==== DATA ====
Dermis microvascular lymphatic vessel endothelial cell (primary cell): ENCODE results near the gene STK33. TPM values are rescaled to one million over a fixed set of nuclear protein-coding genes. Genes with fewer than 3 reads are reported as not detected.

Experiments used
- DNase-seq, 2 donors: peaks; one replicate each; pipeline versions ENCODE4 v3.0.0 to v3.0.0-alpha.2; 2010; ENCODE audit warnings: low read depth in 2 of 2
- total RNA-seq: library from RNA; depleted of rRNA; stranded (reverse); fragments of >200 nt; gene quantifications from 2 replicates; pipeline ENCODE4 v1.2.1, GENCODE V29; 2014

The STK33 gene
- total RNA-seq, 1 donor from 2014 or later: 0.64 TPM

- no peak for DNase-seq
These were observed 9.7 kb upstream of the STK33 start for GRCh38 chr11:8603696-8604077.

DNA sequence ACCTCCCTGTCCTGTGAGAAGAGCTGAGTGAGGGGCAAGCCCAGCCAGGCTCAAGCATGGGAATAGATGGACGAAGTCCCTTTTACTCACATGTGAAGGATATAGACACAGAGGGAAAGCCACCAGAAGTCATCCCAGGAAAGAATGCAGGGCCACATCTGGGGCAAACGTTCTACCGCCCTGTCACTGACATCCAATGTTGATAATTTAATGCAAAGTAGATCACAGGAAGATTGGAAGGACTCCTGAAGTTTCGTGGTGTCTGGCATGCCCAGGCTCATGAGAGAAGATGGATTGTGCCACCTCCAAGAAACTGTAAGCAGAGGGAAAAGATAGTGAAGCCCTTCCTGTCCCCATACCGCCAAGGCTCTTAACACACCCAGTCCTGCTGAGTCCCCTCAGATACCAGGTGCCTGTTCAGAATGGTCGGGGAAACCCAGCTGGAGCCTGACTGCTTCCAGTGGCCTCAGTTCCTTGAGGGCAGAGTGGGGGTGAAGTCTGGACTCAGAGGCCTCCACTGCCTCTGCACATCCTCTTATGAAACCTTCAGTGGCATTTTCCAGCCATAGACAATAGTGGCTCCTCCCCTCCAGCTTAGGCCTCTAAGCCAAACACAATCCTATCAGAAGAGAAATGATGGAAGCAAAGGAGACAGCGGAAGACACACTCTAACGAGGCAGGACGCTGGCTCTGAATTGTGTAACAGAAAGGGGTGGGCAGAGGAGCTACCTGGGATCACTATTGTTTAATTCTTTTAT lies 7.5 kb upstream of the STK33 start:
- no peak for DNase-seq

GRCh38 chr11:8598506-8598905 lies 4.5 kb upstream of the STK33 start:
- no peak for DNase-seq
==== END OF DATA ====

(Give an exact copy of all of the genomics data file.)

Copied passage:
Dermis microvascular lymphatic vessel endothelial cell (primary cell): ENCODE results near the gene STK33. TPM values are rescaled to one million over a fixed set of nuclear protein-coding genes. Genes with fewer than 3 reads are reported as not detected.

Experiments used
- DNase-seq, 2 donors: peaks; one replicate each; pipeline versions ENCODE4 v3.0.0 to v3.0.0-alpha.2; 2010; ENCODE audit warnings: low read depth in 2 of 2
- total RNA-seq: library from RNA; depleted of rRNA; stranded (reverse); fragments of >200 nt; gene quantifications from 2 replicates; pipeline ENCODE4 v1.2.1, GENCODE V29; 2014

The STK33 gene
- total RNA-seq, 1 donor from 2014 or later: 0.64 TPM

- no peak for DNase-seq
These were observed 9.7 kb upstream of the STK33 start for GRCh38 chr11:8603696-8604077.

DNA sequence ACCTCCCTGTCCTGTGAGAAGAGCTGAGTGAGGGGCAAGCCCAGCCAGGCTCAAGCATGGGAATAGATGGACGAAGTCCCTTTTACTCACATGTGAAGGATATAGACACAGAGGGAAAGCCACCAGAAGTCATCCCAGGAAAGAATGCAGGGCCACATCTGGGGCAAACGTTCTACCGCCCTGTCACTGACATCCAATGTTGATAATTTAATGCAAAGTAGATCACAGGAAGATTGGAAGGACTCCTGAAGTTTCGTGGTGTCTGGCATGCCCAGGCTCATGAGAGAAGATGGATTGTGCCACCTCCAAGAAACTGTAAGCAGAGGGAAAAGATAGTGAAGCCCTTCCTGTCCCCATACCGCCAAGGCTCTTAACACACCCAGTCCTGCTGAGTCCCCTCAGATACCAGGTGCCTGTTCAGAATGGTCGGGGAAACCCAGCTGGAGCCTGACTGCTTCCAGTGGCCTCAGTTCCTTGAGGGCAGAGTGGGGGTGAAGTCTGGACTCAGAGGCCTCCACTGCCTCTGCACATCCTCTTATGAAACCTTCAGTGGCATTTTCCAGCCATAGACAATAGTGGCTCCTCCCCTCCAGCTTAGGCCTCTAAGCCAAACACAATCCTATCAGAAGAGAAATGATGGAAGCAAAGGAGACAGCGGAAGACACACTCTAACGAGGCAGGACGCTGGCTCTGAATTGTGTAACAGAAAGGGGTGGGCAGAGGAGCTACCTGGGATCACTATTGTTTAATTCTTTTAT lies 7.5 kb upstream of the STK33 start:
- no peak for DNase-seq

GRCh38 chr11:8598506-8598905 lies 4.5 kb upstream of the STK33 start:
- no peak for DNase-seq